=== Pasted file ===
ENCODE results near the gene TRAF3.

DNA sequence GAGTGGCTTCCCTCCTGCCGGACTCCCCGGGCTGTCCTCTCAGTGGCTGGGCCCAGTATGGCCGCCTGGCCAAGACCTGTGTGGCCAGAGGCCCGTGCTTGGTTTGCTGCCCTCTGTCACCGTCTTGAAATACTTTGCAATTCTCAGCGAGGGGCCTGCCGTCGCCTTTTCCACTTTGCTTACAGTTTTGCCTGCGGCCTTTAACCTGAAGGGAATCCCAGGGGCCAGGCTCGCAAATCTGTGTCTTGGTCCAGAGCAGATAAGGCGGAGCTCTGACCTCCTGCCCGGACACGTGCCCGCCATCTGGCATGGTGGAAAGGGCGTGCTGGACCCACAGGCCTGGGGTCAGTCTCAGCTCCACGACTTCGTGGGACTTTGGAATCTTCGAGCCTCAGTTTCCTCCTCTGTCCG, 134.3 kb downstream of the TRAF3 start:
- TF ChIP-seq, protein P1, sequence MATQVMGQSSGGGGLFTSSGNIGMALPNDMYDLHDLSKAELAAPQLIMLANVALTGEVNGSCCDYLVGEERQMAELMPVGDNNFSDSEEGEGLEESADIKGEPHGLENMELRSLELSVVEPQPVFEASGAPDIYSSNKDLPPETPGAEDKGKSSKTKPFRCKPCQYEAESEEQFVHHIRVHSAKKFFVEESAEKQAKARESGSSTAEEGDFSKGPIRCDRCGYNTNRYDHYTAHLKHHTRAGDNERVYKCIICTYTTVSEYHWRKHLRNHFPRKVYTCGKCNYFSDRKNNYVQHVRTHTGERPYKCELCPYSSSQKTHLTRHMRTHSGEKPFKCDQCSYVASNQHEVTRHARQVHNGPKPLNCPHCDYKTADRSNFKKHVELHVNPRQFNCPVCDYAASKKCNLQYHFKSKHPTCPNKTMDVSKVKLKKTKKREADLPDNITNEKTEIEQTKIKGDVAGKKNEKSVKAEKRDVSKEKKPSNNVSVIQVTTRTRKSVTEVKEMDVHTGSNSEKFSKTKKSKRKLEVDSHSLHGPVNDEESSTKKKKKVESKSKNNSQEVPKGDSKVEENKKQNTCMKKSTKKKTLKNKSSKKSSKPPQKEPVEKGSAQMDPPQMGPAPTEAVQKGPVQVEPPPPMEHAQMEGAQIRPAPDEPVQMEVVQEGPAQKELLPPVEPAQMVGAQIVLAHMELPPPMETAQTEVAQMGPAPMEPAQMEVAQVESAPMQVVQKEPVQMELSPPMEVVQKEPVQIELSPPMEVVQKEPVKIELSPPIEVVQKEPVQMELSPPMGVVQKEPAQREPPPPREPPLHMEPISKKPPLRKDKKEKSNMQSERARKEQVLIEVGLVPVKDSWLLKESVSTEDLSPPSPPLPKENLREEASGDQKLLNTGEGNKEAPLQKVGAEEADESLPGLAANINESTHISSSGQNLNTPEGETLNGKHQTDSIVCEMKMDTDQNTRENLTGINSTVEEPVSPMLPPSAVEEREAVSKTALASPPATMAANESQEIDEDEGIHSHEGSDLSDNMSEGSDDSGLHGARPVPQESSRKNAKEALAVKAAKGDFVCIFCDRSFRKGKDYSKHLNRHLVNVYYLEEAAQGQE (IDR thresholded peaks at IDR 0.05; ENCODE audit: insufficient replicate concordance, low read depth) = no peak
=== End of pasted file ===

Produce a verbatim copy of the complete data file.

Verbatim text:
ENCODE results near the gene TRAF3.

DNA sequence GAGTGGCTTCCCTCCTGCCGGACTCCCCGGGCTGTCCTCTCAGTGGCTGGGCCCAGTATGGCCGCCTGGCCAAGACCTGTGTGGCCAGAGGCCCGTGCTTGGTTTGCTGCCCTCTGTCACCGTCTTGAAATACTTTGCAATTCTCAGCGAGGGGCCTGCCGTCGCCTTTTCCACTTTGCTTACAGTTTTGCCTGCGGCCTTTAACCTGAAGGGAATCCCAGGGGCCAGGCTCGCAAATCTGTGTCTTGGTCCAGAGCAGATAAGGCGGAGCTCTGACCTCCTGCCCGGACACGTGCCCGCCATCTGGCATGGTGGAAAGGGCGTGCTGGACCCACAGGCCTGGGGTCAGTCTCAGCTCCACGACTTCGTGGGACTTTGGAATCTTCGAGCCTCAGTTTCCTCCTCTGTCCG, 134.3 kb downstream of the TRAF3 start:
- TF ChIP-seq, protein P1, sequence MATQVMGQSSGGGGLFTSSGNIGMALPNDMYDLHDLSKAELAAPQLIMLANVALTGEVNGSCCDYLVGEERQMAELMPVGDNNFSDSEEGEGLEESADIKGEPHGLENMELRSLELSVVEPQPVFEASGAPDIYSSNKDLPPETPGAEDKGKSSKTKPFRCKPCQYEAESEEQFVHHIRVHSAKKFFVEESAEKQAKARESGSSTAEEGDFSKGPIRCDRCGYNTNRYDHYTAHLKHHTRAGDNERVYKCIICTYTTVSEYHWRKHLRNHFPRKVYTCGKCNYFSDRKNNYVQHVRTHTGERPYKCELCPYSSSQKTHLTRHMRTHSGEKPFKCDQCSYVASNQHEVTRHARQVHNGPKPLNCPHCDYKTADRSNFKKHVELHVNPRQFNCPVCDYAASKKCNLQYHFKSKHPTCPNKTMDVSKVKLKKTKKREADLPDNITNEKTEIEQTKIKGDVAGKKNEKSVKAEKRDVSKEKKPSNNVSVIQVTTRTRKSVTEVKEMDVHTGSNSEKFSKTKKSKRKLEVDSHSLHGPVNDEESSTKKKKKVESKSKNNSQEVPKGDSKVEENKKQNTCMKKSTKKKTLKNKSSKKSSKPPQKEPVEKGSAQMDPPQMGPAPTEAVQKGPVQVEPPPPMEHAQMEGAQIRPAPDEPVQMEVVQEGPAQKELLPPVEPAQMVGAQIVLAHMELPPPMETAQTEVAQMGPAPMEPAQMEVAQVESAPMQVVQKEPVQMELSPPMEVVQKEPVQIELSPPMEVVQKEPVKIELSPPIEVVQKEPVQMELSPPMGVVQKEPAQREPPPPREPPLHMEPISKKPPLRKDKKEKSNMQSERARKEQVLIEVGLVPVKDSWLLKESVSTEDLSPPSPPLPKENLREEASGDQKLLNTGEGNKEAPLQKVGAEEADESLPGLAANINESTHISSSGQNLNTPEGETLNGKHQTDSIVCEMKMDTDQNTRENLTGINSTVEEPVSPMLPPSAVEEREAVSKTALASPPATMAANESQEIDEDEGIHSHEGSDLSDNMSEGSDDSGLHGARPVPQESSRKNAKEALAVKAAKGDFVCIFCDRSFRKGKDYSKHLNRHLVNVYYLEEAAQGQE (IDR thresholded peaks at IDR 0.05; ENCODE audit: insufficient replicate concordance, low read depth) = no peak